Greek hotels seek tourists, but reject refugees

The Hilton Athens has been sold
The Hilton Athens

Greece’s tourism minister is predicting a record year of arrivals this summer as the country looks to tourism to drive its economic recovery. 

At the same time, hoteliers in the Greek islands have been criticized for turning down requests by aid and humanitarian organizations to rent rooms to the asylum-seekers who are continuing to come into the country, which is at the forefront of the refugee crisis in the Mediterranean.

The Organisation for Economic Co-operation and Development reported in June that, after a “prolonged depression,” the economy in Greece stabilized in 2016 and gross domestic product was projected to grow 1.1 percent in 2017 and 2.5 percent in 2018.

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SETE, the Greek Tourism Confederation, was optimistic for 2017, forecasting at least 26 million international tourists, up 5 percent over 2016, with tourism receipts expected to increase 12.9 percent to €14.4 billion. 

According to GBP Consulting, occupancy levels and room rates of Athenian hotels showed a positive trend in the first quarter of 2017, resulting in a 12.3-percent growth in revenue per available room. International arrivals at Thessaloniki airport increased 11.8 percent year-over-year during the period. February was particularly strong, reflected in the occupancy levels of the Thessaloniki hotel sector. Overall, RevPAR increased 10.1 percent year-over-year in Q1 2017. 

The country is hoping to lean on tourism to drive growth in the wider economy. According to a survey undertaken by SETE on what Greek citizens believe about tourism, 86 percent think tourism will help the country recover from the crisis. The contribution of the sector to employment has helped with this, with the latest ERGANI statistics showing that, in April, the net employment gain in accommodation (45,763) and catering (19,671) represented more than half of the increase in employment (125,770).

Seeking Sanctuary

Greece has found itself at the front line as refugees from Syria seek asylum, despite a deal with Turkey, which means that all asylum-seekers arriving on the Greek islands via Turkey are to be returned to Turkey. According to Amnesty International, refugees are “stockpiling” on the Greek islands.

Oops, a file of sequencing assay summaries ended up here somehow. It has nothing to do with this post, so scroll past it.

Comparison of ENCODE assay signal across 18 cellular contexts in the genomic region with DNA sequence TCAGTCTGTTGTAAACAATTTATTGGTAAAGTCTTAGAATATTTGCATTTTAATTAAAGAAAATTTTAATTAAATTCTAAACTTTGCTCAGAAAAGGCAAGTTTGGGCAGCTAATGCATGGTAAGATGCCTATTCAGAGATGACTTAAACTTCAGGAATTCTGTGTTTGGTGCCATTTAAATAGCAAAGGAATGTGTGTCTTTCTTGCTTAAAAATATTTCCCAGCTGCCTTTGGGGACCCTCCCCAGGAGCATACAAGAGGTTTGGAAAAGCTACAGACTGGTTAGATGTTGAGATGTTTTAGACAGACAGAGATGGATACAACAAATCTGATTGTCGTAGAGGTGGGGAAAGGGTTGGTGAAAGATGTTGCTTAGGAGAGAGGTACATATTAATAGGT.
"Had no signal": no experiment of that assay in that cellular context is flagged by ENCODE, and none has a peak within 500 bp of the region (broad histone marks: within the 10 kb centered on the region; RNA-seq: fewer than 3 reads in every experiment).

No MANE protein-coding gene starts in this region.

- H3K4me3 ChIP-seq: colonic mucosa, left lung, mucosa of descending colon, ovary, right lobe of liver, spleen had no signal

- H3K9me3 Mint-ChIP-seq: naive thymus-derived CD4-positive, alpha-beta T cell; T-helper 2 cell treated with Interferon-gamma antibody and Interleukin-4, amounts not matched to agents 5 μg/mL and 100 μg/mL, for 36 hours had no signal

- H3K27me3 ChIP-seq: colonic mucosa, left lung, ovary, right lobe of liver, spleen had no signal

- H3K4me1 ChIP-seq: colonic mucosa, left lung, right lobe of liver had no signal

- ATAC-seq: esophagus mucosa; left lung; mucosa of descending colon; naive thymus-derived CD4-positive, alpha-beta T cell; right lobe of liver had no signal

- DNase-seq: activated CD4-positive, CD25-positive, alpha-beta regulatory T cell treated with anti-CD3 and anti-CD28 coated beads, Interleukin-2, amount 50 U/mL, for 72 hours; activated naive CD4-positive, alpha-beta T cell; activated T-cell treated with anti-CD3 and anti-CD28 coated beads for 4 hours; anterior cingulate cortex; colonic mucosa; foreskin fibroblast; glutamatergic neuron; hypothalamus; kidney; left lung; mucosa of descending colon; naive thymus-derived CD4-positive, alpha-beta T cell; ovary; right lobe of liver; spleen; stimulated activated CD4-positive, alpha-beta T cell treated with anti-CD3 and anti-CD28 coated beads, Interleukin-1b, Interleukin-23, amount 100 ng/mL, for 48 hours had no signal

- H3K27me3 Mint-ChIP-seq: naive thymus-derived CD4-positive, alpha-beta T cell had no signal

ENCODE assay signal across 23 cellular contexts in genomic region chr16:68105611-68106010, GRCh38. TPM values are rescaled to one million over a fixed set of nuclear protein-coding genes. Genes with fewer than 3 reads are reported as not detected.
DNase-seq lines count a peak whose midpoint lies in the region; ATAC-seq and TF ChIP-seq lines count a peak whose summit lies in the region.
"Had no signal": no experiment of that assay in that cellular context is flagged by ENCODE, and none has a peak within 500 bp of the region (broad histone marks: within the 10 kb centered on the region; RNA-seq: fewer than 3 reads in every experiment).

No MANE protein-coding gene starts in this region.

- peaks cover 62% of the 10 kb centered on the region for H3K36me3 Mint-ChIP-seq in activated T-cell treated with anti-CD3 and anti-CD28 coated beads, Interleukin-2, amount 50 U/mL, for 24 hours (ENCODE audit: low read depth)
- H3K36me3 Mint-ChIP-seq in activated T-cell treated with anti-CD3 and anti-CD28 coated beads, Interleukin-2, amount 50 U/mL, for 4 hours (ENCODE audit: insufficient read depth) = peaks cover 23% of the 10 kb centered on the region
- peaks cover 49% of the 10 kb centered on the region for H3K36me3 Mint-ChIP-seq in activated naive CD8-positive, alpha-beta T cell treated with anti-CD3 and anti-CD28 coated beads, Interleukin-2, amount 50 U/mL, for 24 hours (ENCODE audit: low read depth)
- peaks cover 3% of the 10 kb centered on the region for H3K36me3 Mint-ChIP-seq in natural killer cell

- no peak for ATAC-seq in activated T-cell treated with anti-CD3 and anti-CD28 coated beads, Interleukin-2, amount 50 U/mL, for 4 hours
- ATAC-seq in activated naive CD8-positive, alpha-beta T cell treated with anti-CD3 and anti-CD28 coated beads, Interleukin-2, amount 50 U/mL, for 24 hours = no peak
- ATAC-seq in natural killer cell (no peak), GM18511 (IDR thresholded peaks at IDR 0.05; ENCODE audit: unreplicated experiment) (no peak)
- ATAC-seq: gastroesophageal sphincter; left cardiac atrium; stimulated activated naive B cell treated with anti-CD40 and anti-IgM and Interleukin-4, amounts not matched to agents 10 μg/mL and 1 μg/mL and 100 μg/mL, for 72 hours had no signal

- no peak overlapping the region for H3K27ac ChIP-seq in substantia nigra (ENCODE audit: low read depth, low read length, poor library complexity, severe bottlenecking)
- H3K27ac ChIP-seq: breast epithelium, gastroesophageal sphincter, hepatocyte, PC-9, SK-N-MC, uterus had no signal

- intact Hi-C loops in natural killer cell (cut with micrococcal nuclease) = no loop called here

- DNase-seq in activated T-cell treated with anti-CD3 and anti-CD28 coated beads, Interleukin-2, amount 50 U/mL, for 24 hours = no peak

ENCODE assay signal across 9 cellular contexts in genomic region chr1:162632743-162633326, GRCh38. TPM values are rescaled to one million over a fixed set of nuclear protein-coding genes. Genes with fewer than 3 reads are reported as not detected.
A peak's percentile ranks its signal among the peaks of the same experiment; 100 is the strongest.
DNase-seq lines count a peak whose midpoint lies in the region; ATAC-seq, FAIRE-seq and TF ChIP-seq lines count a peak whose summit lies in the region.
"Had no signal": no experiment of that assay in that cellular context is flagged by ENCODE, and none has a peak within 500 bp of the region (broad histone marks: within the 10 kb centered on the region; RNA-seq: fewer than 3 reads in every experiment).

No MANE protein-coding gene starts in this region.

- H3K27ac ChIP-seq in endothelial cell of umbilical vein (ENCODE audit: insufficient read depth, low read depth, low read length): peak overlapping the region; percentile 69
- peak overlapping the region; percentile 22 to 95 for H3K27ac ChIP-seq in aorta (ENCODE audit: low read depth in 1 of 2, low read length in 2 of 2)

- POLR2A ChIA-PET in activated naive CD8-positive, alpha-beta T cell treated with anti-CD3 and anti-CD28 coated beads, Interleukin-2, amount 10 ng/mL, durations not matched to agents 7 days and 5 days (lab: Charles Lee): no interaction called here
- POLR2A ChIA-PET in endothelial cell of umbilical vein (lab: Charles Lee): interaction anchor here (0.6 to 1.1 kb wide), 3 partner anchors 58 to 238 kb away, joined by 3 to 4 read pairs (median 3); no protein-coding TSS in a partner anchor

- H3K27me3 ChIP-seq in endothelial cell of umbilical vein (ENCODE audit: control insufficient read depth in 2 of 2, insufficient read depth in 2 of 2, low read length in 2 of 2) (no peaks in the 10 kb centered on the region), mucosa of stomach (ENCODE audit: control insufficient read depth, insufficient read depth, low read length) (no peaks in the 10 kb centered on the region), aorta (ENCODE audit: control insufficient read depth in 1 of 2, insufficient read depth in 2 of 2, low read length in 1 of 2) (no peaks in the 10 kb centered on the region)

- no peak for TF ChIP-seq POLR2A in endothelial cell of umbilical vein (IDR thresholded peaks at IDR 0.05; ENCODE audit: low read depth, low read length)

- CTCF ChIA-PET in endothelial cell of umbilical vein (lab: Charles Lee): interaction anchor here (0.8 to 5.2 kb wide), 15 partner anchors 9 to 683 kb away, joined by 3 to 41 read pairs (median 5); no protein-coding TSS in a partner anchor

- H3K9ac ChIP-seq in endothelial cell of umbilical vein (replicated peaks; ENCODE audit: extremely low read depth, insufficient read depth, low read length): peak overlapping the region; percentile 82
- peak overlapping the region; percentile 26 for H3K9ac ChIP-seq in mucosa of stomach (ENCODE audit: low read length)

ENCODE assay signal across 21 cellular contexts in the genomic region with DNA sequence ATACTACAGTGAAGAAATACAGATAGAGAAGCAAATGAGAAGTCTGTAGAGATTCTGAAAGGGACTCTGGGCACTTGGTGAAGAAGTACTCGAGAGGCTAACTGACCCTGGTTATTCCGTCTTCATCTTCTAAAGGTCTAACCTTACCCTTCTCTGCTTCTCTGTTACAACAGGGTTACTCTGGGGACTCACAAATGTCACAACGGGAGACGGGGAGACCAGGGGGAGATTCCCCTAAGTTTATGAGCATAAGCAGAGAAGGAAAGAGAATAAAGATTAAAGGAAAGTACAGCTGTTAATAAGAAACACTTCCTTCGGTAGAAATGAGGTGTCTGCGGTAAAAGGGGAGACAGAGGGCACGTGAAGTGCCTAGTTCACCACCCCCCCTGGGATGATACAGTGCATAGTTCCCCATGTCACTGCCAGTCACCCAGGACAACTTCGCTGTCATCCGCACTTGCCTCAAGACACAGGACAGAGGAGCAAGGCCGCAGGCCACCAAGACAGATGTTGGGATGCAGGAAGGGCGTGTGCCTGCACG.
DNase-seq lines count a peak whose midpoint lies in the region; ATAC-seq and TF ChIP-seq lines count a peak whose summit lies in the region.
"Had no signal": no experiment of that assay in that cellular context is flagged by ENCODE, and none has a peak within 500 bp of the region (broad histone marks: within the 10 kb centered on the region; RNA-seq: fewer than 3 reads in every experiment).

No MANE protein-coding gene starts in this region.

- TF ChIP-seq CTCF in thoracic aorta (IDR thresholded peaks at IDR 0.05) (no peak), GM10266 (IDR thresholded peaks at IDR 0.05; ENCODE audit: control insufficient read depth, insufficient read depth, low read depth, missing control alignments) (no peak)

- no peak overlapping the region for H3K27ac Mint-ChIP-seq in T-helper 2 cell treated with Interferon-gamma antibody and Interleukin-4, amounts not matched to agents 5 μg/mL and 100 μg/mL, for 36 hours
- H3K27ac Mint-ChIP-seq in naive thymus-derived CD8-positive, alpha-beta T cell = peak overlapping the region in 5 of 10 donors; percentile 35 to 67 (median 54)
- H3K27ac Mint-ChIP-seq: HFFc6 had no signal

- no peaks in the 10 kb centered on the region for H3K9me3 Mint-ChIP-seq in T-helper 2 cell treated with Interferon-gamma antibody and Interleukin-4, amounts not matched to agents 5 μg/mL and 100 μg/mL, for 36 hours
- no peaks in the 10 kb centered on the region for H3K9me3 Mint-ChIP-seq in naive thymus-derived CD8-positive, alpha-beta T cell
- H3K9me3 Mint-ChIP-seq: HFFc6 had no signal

UNHCR data for May 2017 reported 2,110 refugee arrivals in May, and the Greek authorities estimated some 62,193 refugees and migrants to be in Greece at the end of that month, of whom 48,185 were on the mainland and 14,008 on the Aegean islands. 

The island of Chios was described by the UNHCR in particular as suffering from overcrowding, and the organization is looking to house refugees in hotels, to the objection of the local hoteliers. 

“This stance isn't motivated by racism or hatred towards foreigners,” George Misetzis, president of the island's estimated 100 hotel owners, told the local press. “If anything, our local community as a whole has been very receptive and supportive of these people and their tragedies. But we have to reclaim our top-selling product: tourism.” 

In May the UNHCR reported “increased tension in the islands of Chios and Leros…resulting in a number of security incidents generally linked to discontent from asylum-seekers and local communities, including due to uncertainty with the length of stay of refugee and migrant populations on the islands.” 

With the World Travel & Tourism Council forecasting a 7.5-percent increase in the contribution travel and tourism makes to the country’s GDP this year, both Greece’s hoteliers and its refugees are looking for resolution. 

Katherine Doggrell is an editor at Hotel Analyst, the U.K.-based news analysis service for hotel investors.

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